World War One
As we approach the Centenary of World War I, we start to think about the tremendous sacrifice so many of our diggers made. It is unimaginable to think that over 60,000 young men died in Gallipoli and the Western Front.
When you visit the battlefields of France and Belgium and the cemeteries and memorials you see countless numbers of white crosses honoring the fallen. Many of those crosses are for soldiers who are “Known Only to God”.
At the various memorials such as VC Corner and Menin Gate the names of those who were missing in action are engraved in stone. The Australian Government’s official estimation is there are approximately 18,000 Diggers lying under the fields of France and Belgium.
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But for a sniper’s sticky trigger, I would not be sitting here writing a last minute article about forgetting to remember Remembrance Day.
For those whose history is a little fuzzy, what was first known as Armistice Day commemorates the moment the guns of the Western Front fell silent at the end of the First World War, at 11am on 11 November 1918.
It became Remembrance Day after the Second World War, and has since become an opportunity for us to pay tribute to all those who have made the ultimate sacrifice in conflicts past and present. At 11am, time stands still.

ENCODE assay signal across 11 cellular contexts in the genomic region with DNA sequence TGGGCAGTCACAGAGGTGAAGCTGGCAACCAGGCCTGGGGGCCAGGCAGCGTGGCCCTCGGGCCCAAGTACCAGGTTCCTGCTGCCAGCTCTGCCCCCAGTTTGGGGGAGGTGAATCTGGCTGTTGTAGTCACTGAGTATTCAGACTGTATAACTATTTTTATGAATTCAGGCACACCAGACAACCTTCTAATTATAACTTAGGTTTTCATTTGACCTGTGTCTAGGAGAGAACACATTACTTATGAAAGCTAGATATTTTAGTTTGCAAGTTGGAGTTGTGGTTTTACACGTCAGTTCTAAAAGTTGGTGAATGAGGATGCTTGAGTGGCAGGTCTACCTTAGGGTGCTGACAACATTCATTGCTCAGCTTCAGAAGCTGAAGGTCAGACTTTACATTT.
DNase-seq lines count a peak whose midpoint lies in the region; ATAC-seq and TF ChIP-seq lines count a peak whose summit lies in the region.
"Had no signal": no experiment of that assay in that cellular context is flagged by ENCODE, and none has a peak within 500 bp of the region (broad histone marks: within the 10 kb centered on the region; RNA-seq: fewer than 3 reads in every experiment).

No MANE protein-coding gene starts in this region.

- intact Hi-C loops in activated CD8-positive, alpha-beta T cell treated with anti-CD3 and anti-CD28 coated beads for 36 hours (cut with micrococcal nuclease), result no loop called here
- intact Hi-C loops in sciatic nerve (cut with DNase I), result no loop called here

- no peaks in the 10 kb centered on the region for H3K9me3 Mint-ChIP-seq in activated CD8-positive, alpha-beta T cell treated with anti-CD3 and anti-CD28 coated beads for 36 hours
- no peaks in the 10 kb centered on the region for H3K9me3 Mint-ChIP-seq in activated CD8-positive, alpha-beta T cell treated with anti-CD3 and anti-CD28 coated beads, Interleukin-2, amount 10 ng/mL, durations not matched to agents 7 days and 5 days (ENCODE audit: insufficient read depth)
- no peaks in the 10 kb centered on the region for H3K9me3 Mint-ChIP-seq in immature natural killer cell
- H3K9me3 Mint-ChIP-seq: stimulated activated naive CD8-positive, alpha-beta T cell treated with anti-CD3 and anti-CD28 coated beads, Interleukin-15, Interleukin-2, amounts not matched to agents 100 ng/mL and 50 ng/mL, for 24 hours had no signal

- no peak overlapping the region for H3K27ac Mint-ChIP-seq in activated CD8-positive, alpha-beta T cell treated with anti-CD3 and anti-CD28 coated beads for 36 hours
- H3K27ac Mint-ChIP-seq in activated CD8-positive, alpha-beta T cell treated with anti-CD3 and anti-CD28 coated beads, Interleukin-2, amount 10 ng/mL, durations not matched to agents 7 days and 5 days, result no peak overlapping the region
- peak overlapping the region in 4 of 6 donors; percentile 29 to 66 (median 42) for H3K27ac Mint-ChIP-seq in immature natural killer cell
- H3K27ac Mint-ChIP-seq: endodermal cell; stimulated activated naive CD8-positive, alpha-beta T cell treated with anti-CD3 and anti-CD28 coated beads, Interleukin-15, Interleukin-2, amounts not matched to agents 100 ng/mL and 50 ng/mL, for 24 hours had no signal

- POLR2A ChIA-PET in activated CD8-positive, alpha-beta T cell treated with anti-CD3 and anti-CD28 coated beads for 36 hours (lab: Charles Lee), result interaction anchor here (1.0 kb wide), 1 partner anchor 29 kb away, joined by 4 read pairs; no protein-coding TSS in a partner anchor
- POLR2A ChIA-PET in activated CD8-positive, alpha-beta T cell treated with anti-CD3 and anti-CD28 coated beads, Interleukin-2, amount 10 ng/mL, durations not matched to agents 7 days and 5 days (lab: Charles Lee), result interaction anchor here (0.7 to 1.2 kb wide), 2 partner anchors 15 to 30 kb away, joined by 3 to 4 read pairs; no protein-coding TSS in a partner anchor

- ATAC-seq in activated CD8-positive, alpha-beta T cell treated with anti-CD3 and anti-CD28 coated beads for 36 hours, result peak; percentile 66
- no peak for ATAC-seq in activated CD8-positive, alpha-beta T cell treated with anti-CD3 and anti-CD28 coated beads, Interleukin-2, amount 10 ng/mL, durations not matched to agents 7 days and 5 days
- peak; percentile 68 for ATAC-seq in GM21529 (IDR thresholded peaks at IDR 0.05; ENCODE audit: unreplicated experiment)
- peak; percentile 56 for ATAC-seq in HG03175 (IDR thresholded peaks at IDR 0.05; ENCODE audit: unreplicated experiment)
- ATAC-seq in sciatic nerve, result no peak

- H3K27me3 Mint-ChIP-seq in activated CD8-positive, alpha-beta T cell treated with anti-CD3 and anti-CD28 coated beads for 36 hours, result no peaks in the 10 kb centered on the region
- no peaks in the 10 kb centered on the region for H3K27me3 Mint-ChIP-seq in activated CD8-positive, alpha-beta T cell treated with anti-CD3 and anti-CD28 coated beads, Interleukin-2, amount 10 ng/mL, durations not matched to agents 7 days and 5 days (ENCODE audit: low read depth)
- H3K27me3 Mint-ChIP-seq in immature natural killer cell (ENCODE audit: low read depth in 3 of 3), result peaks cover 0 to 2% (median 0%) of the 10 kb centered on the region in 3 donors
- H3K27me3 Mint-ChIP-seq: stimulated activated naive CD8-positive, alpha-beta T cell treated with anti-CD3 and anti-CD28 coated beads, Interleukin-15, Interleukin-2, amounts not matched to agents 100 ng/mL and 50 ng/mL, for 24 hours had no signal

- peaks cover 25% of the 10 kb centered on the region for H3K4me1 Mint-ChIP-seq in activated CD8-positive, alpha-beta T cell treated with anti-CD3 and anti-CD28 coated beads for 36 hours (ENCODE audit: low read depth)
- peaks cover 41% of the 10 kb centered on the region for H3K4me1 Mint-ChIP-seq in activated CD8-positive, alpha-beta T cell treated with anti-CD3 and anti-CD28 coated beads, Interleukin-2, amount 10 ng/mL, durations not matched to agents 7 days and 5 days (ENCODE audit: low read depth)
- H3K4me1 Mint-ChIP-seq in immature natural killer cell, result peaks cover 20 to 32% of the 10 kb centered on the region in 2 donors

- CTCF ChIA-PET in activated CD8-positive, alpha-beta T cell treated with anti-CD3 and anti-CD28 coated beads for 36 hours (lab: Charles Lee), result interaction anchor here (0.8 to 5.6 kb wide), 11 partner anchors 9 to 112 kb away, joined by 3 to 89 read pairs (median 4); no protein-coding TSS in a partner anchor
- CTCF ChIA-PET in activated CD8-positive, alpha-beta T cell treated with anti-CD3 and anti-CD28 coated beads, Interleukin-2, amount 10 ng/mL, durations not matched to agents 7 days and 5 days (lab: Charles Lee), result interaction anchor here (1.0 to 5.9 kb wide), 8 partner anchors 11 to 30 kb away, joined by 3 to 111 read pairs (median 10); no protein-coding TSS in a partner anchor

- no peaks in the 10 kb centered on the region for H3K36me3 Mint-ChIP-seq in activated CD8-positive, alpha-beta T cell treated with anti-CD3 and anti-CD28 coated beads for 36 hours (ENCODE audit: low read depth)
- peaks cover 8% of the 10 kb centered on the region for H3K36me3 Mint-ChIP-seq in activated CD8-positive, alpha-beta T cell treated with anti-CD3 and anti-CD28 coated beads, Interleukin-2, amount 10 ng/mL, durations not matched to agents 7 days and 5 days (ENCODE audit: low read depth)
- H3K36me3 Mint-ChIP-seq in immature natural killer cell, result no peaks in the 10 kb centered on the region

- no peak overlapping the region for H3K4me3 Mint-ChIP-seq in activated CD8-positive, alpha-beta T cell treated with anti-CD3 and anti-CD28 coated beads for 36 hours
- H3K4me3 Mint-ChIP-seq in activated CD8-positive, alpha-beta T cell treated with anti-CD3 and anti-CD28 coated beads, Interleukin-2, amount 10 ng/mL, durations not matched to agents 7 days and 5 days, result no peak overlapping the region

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Lebanon became part of the French Mandate, a provision of the post world war one League of Nations, today in 1918. They gained independence in 1943 when France was occupied by Germany in 1940.
It’s Wednesday at The Punch. What’s on your mind? Share it here.
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The Treaty of Versailles was signed by the allied forces today in 1919, officially ending World War One. Share your thoughts on this event, or anything else for that matter, right here.
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Those people with strong religious beliefs tend to think graves are better left undisturbed. People with strong non-religious beliefs share this view.
“Let the dead rest” is a universal sentiment that is only ever challenged when foul play or mass executions are suspected.
There is no good reason to dig up our Diggers. Nothing will be gained by identifying those members of the 31st Battalion, and others, who died at Pheasant Wood in France, in July 1916. We already know what happened.
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